Beech Bottom will hold tornado vigil

WELLSBURG – At its meeting Tuesday, the Brooke County Commission learned the village of Beech Bottom will hold a prayer service Friday for the victims of the tornado that hit Moore, Okla.

Beech Bottom Mayor George Lewis said the service will be held at 8 p.m. in front of the Beech Bottom Municipal Building on state Route 2.

Lewis said he and others were inspired to hold the service because a number of workers with Sheehan Pipeline and Chesapeake Energy, which have established operations in the village, are from Oklahoma and they heard the son of one of the workers has lost his home.

Details for the program were still being finalized, but Lewis said it should be similar to the candlelight vigil held by the village in December for the victims of the shootings at Sandy Hook Elementary School in Connecticutt.

It will be a busy weekend for the village, which also will hold a Memorial Day service at 6 p.m. Sunday at the Municipal Building.

Lewis said the service is being held on Sunday to allow participants and residents to attend other Memorial Day services on Monday. It’s being coordinated by Beech Bottom Councilman Greg Sheperd.

Crews with Sheehan Pipeline have established a staging area at the former Wheeling Corrugating Plant while working to extend a 40-mile natural gas pipeline from Washington, Pa. through Brooke County to Ohio.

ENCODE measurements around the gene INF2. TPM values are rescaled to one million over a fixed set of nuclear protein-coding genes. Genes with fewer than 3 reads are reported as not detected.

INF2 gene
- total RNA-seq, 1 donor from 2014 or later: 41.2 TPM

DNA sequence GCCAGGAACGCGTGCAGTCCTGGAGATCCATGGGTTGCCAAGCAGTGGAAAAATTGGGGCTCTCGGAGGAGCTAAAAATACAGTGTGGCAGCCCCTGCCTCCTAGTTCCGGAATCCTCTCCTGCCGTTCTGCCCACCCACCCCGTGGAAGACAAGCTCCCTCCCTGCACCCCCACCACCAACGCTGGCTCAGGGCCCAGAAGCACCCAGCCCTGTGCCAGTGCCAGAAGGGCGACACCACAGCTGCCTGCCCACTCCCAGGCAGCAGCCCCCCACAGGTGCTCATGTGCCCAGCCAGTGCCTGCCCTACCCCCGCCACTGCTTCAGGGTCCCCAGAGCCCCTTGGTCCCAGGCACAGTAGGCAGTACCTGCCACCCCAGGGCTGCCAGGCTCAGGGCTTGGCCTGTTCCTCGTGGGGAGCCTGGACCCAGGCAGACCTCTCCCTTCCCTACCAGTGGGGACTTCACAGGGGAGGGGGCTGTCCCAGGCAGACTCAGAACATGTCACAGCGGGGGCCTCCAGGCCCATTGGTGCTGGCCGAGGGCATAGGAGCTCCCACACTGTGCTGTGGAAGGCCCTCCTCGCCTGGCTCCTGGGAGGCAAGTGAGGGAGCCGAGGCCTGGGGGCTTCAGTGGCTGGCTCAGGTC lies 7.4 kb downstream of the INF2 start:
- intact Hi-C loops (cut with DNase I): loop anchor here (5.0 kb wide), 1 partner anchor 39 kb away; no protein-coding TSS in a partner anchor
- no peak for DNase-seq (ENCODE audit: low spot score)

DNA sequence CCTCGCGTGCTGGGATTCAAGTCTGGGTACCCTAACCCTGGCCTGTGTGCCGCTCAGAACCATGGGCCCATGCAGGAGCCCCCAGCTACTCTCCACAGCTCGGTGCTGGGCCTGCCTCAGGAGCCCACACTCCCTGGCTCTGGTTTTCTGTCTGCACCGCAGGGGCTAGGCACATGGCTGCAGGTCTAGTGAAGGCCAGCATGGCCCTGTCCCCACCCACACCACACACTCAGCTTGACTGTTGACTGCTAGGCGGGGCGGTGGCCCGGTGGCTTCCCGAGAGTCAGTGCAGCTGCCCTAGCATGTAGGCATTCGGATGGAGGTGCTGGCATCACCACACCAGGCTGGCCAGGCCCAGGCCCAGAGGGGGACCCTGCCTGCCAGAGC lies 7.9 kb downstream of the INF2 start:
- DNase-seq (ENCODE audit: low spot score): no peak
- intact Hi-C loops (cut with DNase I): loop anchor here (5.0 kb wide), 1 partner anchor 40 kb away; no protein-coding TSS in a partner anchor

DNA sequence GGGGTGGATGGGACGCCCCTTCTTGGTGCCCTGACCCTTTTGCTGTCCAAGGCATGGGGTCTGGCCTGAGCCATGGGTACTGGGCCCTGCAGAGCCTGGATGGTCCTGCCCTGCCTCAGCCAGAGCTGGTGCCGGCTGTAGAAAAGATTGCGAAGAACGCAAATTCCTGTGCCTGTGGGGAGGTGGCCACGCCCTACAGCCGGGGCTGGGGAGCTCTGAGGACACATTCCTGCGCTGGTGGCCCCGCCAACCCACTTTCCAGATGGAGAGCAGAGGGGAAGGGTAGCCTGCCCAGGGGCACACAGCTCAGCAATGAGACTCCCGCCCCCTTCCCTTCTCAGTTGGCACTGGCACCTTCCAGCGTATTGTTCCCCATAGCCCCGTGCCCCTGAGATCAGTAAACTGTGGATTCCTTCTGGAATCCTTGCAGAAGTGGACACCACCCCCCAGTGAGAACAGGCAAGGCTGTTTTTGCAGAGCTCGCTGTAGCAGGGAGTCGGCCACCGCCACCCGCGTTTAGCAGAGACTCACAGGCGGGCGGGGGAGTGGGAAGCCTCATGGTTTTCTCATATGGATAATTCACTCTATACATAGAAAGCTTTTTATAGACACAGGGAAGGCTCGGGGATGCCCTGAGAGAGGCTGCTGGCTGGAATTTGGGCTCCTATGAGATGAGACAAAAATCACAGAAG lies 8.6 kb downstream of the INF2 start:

Lewis said an attempt has been made to make the workers feel welcome and some workers have reciprocated by offering to help the village in various ways. He said one has offered to build picnic tables for the Brooke County Pioneer Trail, which extends through Beech Bottom.

In other business, the commission presented a plaque of appreciation to Jim Smith, who has retired after 21 years as assistant maintenance superintendent at the county courthouse.

Commissioners Tim Ennis, Norma Tarr and Jim Andreozzi thanked Smith for his efforts in maintaining the building and keeping it clean.

The commission also has prepared a plaque of appreciation for Marsha Kazienko, a dispatcher with the emergency 911 center for 20 years who wasn’t able to attend.

In related business, the commission agreed to hire Dino Mazzone to serve in Smith’s position on a part-time basis, a move made by the commission in an effort to reduce the county’s budget.

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